MK: Yeah, I’m like really excited for that. I mean, I love all the songs obviously, I love all the songs I’m playing so it’s hard to choose but I’d say those are the standouts.
The Triton: Okay, so people often classify your music as future bass or simply, EDM, but how would you describe your own style?
MK: That’s still something I’m trying to figure out myself honestly, like, when people ask, mainly Uber drivers, “Hey, what kind of music do you make?” I’m always like, “Hmm, what kind of music do I really make?” I always kind of generalize it and make it easy and say down-tempo electronic. You know, like, not too turn-up, not too crazy, but chill enough to like study to but also to dance to.
The Triton: And so do you have like a signature thing? Because Pharrell has his four-beat intro and then like Diplo has his own thing and has easy beats, so…
MK: I’m still like trying to figure that out, too. I would say like in the past few years, I’d say my signature thing was that I would use a lot of like mallet kinds of sounds, you know like the marimbas and stuff. But it’s always evolving so I don’t really have like a signature thing so far. Yeah.
The Triton: You have this like fashion game going on right now so what would you say are your basic style influences, because if you look at your social media, you have like, you got your Polo but then you also have like your Yeezys so like what is your style?
MK: I wouldn’t say I’m like into the fashion game. I’m just like a casual fan of it so I’m not that deep into it. There are a couple brands that I like really like. I mean obviously I love Off White by Virgil Abloh. I think Virgil Abloh is one like the coolest people in the world because not only does he like run a dope fashion brand but also because he’s probably like Kanye West’s team. He’s a creative director, he also plays music, and I think that’s really dope, so I really like Off White. I also really like some French brands like Comme des Garçons, like the little heart. One of my favorite things to wear like I own a bunch of that, too. I really love the brand Youth Machine by Clifford. He’s out of LA. I’m actually wearing like, this is all Youth Machine right now. Yeah, like, I love what he’s doing like he kills all the time and he’s a super nice guy, so yeah.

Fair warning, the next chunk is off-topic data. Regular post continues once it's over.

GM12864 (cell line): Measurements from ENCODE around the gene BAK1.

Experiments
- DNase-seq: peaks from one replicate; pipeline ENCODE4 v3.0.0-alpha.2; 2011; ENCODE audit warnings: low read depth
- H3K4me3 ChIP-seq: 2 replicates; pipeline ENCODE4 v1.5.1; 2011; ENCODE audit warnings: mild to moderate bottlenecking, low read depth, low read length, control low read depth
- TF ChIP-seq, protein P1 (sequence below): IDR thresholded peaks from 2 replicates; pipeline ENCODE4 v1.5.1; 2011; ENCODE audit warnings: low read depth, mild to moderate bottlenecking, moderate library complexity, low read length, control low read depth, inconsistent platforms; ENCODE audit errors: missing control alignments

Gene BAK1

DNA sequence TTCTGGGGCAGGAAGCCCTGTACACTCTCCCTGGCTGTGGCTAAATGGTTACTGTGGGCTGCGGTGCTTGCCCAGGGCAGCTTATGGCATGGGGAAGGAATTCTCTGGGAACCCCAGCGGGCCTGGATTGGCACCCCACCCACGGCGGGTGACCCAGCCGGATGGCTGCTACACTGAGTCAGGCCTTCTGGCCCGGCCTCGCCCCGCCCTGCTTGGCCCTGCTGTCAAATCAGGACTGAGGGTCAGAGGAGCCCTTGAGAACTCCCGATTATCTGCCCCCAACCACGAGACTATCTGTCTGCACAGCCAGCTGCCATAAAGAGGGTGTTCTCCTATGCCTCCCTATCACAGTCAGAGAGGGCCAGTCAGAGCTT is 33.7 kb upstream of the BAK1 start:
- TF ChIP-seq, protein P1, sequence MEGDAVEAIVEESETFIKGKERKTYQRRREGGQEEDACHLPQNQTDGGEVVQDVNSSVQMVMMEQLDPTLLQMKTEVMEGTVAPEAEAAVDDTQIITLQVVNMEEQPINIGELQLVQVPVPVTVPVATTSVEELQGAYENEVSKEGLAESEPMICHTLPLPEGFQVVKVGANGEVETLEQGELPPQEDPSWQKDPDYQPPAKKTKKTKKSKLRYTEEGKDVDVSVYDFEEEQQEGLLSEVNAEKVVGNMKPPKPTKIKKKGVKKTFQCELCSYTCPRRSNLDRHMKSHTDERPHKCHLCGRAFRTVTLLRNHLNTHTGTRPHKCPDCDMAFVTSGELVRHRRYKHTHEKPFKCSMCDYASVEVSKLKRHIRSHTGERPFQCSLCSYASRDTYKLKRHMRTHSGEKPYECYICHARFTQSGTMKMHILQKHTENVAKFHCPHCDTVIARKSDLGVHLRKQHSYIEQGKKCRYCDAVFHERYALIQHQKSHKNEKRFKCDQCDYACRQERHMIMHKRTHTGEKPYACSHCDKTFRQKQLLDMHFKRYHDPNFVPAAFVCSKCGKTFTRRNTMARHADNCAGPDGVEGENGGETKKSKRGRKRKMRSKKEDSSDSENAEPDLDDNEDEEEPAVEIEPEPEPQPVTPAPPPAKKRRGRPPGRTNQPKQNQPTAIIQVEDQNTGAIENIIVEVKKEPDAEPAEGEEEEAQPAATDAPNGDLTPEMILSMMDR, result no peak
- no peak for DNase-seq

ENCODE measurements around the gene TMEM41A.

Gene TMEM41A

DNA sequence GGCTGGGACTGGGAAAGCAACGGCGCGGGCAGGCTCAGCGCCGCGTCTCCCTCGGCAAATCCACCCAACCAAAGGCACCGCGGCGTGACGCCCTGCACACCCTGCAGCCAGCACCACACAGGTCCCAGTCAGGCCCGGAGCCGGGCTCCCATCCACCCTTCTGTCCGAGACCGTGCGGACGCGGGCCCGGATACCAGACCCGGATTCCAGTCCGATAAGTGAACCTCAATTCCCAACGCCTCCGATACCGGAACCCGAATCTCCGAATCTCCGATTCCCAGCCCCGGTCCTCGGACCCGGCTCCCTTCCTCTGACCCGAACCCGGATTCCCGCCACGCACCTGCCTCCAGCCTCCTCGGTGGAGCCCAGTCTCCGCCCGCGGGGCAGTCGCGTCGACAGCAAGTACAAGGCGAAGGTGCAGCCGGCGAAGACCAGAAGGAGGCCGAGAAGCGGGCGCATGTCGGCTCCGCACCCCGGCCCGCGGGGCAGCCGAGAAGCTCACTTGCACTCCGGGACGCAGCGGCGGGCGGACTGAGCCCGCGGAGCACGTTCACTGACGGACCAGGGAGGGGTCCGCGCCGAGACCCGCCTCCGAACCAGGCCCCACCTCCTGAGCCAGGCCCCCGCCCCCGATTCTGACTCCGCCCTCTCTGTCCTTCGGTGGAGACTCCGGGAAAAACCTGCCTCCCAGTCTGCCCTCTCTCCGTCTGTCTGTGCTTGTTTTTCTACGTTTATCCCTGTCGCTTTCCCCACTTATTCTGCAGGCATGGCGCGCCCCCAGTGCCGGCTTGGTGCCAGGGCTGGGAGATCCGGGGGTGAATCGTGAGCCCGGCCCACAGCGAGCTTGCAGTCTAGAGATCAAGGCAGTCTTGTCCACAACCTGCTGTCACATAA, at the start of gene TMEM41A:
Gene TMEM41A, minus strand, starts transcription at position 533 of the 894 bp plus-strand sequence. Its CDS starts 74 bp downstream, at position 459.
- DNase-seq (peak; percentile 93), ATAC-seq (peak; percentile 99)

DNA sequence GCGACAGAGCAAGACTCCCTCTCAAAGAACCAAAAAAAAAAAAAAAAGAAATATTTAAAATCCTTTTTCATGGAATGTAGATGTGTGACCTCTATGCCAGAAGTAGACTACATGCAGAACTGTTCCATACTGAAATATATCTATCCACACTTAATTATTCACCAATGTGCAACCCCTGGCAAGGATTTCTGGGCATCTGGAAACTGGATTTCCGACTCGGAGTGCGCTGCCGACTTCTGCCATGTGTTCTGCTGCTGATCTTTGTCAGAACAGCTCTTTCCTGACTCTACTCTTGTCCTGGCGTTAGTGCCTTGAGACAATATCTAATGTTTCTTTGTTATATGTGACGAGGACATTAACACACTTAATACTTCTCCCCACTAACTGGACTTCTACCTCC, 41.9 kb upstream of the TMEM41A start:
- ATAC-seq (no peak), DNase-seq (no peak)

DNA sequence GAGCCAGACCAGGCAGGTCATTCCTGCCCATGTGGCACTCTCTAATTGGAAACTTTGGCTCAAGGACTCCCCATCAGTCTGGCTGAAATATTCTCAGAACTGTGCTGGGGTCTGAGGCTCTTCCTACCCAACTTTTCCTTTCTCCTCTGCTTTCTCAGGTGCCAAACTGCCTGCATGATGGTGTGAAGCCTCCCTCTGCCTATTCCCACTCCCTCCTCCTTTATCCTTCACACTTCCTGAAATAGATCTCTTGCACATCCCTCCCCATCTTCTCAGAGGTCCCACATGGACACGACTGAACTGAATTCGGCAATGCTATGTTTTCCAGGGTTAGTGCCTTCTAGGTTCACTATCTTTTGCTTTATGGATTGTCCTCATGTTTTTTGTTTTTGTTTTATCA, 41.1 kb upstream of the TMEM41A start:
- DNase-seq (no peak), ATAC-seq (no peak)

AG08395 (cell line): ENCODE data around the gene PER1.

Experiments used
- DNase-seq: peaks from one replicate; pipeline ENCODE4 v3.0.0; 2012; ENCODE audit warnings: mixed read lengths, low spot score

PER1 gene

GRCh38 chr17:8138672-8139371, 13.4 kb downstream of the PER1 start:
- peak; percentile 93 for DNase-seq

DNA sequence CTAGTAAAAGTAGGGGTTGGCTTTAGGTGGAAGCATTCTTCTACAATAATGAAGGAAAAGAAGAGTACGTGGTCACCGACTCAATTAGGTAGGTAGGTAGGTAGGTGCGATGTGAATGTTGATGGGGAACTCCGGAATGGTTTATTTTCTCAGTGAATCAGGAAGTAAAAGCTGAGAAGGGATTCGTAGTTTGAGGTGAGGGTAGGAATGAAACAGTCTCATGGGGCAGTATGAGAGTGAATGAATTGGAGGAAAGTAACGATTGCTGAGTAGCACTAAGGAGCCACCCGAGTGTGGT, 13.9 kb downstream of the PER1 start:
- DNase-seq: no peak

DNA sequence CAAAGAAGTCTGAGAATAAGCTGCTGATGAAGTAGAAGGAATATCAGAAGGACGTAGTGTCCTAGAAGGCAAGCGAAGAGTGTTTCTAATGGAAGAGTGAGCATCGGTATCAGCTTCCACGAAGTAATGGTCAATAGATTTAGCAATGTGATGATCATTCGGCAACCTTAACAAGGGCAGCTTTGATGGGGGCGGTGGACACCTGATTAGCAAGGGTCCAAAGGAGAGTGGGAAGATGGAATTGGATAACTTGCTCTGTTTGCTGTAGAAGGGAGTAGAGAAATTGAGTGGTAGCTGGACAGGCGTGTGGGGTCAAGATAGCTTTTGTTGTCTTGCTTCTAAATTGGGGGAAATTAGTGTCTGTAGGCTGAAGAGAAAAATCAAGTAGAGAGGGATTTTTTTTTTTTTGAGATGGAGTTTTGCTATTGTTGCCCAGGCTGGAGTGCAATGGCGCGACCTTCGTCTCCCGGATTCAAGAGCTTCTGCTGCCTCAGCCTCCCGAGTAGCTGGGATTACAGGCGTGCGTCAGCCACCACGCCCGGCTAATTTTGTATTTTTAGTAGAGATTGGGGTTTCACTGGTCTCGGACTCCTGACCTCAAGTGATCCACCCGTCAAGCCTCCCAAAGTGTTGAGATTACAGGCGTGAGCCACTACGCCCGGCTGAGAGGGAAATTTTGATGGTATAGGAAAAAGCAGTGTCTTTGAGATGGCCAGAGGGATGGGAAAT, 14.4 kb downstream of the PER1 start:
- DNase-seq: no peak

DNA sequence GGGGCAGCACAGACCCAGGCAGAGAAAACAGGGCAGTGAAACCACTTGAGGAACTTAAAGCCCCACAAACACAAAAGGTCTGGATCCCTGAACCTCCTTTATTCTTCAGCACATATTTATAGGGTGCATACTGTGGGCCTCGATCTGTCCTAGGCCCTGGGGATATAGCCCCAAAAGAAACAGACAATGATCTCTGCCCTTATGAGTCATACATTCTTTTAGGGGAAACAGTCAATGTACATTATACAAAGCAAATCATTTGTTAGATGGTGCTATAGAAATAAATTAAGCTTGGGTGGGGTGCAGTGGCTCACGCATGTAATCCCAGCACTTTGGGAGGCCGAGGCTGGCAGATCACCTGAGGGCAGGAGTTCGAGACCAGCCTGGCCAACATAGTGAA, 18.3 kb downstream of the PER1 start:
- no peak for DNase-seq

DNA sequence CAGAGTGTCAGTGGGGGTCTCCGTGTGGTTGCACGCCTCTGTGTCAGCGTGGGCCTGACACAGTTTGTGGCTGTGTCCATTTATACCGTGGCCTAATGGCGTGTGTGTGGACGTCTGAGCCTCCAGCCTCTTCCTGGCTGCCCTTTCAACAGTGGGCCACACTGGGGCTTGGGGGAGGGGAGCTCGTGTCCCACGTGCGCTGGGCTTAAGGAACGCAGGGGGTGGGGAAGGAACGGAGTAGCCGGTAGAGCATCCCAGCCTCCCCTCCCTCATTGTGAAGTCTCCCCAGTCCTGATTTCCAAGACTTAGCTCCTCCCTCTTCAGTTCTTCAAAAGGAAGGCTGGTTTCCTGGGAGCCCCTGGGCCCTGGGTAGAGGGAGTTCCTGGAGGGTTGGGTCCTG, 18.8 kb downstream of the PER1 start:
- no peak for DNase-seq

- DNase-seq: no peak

The Triton: Okay, so here’s my final question for you. So, you’re a Filipino man in a field dominated by white dudes from Europe. So, why is it important to find representation in this field?
MK: Honestly, I never really thought about it that way until more recently. Race was never like a big deal to me. I just wanted to make dope music, but nowadays I think it’s really important to represent Asians because now I do see that we are underrepresented in the mainstream entertainment industry, so that’s definitely in the forefront of my mind now. I think it’s really important to, you know, stand strong and stick together. But most importantly, like, aside from all the race and stuff, just to make dope music. That’s really it.
The Triton: True. So, what are your hopes for the future?
MK: I keep the future super simple. I just wanna be able to, like, make amazing music every day. That’s my goal. That’s really it.
The Triton: Yeah, you just played at Snow Globe and now you’re at Sun God. Is there any festival that you’re like, “I need to play at this in the next year or so?”
MK: Honestly, I’ve checked, if not all of them, off already. I’d say EDC Japan would be really dope. I’ve never played in Japan before. That’d be really cool. I’ve always wanted to play in like Korea and Europe, so festival-wise, I don’t have any specifics but more so I have areas of the world I really want to play at.
The Triton: Cool stuff. Thank you so much!
Amarachi Metu is a Arts and Entertainment writer for The Triton.